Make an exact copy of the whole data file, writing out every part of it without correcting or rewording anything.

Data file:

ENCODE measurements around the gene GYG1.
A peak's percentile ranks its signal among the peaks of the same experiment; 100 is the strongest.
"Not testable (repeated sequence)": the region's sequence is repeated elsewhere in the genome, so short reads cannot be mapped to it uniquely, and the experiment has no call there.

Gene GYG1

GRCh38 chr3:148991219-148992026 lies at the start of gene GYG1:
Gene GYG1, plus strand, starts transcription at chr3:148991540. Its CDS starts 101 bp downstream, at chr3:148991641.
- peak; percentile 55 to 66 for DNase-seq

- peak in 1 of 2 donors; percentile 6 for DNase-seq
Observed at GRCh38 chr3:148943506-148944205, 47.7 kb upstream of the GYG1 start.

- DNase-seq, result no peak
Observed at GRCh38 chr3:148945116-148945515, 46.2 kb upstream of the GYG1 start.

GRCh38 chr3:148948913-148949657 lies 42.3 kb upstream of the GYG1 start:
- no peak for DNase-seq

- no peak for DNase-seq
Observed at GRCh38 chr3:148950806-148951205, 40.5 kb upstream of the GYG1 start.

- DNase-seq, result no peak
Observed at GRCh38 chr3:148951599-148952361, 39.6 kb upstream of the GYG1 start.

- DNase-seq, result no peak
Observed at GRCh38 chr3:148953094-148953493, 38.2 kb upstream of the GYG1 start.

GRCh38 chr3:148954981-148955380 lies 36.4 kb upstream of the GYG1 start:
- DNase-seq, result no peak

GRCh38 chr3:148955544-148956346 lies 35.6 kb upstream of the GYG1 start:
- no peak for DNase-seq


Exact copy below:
ENCODE measurements around the gene GYG1.
A peak's percentile ranks its signal among the peaks of the same experiment; 100 is the strongest.
"Not testable (repeated sequence)": the region's sequence is repeated elsewhere in the genome, so short reads cannot be mapped to it uniquely, and the experiment has no call there.

Gene GYG1

GRCh38 chr3:148991219-148992026 lies at the start of gene GYG1:
Gene GYG1, plus strand, starts transcription at chr3:148991540. Its CDS starts 101 bp downstream, at chr3:148991641.
- peak; percentile 55 to 66 for DNase-seq

- peak in 1 of 2 donors; percentile 6 for DNase-seq
Observed at GRCh38 chr3:148943506-148944205, 47.7 kb upstream of the GYG1 start.

- DNase-seq, result no peak
Observed at GRCh38 chr3:148945116-148945515, 46.2 kb upstream of the GYG1 start.

GRCh38 chr3:148948913-148949657 lies 42.3 kb upstream of the GYG1 start:
- no peak for DNase-seq

- no peak for DNase-seq
Observed at GRCh38 chr3:148950806-148951205, 40.5 kb upstream of the GYG1 start.

- DNase-seq, result no peak
Observed at GRCh38 chr3:148951599-148952361, 39.6 kb upstream of the GYG1 start.

- DNase-seq, result no peak
Observed at GRCh38 chr3:148953094-148953493, 38.2 kb upstream of the GYG1 start.

GRCh38 chr3:148954981-148955380 lies 36.4 kb upstream of the GYG1 start:
- DNase-seq, result no peak

GRCh38 chr3:148955544-148956346 lies 35.6 kb upstream of the GYG1 start:
- no peak for DNase-seq